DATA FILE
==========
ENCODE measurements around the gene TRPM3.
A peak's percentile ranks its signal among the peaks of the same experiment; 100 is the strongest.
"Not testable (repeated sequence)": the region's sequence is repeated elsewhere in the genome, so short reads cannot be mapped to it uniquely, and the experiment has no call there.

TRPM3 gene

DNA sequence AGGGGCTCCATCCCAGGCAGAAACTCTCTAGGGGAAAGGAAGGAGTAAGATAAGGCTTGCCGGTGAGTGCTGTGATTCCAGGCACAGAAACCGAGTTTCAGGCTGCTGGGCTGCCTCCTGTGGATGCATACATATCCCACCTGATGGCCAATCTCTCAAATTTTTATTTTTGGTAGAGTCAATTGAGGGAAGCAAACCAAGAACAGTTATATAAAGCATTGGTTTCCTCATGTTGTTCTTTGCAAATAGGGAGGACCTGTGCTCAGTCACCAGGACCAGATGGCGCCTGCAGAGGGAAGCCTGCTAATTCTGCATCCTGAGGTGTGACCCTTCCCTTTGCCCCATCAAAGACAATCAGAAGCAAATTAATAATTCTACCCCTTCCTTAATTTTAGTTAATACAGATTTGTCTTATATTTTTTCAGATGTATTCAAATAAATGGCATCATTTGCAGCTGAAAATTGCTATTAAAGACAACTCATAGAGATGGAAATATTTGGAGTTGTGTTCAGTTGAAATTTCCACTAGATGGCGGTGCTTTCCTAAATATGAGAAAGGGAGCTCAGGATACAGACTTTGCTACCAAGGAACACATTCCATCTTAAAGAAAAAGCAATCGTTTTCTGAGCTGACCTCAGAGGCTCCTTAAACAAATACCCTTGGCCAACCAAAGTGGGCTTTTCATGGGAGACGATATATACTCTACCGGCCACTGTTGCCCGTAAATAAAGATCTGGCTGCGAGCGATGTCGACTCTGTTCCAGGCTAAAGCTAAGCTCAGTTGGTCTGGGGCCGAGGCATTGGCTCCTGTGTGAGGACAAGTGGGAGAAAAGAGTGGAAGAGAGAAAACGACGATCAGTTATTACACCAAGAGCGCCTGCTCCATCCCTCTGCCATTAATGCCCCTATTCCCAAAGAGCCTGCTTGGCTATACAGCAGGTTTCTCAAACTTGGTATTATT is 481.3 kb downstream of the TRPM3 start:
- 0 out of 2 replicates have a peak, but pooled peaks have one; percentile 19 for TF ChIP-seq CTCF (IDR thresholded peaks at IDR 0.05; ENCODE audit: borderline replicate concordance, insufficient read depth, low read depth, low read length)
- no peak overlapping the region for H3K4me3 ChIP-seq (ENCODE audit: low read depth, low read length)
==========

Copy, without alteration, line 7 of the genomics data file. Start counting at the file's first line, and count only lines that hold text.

- no peak overlapping the region for H3K4me3 ChIP-seq (ENCODE audit: low read depth, low read length)